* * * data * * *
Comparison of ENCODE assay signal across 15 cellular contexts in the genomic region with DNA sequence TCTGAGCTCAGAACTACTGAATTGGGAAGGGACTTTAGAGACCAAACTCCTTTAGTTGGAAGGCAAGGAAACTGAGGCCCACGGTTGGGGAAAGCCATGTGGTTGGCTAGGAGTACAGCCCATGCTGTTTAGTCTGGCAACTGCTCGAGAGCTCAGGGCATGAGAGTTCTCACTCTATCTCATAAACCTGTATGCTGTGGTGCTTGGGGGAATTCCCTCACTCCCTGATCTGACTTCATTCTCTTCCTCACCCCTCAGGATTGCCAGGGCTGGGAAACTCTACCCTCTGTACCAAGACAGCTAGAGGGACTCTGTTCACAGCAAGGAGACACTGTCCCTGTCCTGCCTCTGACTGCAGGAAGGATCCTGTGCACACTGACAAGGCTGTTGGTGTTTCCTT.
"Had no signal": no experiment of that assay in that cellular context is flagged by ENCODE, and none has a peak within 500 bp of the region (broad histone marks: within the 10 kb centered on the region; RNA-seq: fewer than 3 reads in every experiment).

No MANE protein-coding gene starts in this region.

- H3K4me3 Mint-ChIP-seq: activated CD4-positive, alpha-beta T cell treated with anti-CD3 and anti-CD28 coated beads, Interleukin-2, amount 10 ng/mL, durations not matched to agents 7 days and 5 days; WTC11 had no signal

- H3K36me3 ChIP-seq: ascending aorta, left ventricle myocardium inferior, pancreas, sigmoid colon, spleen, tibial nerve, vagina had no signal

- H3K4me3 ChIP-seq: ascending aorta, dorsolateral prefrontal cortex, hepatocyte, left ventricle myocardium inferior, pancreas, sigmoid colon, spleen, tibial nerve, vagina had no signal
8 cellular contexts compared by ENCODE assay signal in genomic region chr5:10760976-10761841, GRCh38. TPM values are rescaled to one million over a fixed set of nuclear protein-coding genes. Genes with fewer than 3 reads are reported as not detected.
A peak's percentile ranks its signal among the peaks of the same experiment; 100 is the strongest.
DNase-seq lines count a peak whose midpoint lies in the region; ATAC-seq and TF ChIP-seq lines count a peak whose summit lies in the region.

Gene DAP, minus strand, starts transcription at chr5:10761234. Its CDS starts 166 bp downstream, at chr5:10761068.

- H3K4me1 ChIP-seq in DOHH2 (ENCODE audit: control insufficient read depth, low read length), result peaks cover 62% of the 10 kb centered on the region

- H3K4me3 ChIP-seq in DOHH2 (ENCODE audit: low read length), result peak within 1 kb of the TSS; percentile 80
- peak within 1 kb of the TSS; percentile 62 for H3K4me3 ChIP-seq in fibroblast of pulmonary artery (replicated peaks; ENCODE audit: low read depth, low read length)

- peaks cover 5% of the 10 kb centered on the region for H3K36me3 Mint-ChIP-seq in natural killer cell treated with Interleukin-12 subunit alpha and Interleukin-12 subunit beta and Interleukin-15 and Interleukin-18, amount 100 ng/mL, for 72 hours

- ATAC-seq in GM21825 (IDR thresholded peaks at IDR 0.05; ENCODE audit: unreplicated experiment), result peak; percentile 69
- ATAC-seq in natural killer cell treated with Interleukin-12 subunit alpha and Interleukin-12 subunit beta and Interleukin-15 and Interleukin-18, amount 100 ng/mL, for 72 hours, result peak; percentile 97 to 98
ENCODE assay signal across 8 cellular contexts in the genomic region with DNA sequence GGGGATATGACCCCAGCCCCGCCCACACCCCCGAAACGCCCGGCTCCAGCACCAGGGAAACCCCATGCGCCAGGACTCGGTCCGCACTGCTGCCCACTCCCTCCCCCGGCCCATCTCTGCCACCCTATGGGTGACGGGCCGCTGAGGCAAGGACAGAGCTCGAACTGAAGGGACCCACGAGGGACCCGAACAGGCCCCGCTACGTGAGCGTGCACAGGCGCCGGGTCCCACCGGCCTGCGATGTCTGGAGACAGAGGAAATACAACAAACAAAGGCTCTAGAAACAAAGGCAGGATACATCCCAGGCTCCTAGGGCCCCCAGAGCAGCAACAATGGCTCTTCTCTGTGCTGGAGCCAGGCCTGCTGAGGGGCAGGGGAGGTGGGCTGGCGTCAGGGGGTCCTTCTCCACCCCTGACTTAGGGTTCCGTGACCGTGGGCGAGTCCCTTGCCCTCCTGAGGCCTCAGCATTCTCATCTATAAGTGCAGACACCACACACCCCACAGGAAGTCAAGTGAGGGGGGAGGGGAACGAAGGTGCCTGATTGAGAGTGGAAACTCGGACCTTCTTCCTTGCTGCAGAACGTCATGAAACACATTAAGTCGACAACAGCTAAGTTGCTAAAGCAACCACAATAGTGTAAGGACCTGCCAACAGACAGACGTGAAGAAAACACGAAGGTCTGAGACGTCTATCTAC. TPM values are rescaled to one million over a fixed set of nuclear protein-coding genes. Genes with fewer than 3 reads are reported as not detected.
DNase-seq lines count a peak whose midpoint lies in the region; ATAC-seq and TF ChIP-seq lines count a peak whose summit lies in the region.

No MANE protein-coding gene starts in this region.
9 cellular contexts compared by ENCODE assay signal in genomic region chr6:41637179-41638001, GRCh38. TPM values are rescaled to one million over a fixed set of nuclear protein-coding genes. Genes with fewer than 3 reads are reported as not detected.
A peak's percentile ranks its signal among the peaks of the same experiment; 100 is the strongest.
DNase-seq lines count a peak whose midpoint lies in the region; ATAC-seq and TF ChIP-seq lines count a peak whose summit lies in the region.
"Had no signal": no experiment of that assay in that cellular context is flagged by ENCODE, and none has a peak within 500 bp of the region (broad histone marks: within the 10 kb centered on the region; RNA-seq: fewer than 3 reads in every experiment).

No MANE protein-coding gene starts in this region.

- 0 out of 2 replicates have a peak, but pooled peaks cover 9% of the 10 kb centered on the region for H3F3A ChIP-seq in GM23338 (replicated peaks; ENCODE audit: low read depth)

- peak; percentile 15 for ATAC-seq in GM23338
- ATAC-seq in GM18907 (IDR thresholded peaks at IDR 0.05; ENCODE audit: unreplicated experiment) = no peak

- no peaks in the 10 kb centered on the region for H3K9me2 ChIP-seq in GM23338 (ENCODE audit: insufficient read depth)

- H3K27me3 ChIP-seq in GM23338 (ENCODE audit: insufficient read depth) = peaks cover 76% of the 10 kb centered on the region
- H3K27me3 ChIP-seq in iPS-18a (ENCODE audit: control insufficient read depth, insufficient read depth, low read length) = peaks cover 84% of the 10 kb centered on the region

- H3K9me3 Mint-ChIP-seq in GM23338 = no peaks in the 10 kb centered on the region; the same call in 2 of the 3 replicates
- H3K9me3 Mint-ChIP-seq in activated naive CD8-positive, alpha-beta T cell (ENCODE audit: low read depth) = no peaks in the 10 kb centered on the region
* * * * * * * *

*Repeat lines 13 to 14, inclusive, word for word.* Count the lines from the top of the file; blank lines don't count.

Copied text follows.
- peak within 1 kb of the TSS; percentile 62 for H3K4me3 ChIP-seq in fibroblast of pulmonary artery (replicated peaks; ENCODE audit: low read depth, low read length)

- peaks cover 5% of the 10 kb centered on the region for H3K36me3 Mint-ChIP-seq in natural killer cell treated with Interleukin-12 subunit alpha and Interleukin-12 subunit beta and Interleukin-15 and Interleukin-18, amount 100 ng/mL, for 72 hours